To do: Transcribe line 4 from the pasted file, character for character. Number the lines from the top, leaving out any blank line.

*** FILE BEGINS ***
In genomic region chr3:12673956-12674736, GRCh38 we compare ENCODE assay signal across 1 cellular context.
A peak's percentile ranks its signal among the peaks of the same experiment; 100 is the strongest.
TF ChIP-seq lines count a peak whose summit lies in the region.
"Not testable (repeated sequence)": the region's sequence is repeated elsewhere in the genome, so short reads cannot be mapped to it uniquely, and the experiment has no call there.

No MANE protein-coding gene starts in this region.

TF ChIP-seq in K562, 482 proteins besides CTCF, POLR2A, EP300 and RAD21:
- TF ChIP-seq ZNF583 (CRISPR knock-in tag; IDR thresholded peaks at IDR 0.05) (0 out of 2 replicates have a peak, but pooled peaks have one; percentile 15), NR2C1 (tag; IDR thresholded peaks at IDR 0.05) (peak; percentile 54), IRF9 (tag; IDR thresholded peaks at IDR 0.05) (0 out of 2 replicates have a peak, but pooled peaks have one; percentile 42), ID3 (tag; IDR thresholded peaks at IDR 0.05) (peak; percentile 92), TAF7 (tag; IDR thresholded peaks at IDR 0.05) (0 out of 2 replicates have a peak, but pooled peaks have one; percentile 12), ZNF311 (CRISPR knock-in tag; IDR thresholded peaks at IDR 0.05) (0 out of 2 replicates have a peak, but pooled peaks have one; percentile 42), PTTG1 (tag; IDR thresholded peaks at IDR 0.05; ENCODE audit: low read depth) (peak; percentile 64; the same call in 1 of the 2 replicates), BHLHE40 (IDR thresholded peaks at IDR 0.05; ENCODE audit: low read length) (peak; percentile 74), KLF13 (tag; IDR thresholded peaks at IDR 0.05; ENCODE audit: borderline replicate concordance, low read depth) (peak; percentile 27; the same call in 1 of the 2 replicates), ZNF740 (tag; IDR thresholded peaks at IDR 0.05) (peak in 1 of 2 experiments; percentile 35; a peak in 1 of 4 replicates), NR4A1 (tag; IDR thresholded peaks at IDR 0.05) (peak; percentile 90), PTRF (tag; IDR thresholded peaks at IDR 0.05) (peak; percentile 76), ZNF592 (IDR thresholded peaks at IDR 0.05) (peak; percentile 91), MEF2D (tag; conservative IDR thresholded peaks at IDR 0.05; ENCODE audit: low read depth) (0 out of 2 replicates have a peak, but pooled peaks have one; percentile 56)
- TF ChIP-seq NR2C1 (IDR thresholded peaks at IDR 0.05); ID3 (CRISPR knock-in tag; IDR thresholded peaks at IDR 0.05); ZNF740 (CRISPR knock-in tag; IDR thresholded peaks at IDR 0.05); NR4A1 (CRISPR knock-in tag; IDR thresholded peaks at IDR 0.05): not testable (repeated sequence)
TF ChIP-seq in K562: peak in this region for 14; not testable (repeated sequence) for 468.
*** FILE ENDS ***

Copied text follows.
"Not testable (repeated sequence)": the region's sequence is repeated elsewhere in the genome, so short reads cannot be mapped to it uniquely, and the experiment has no call there.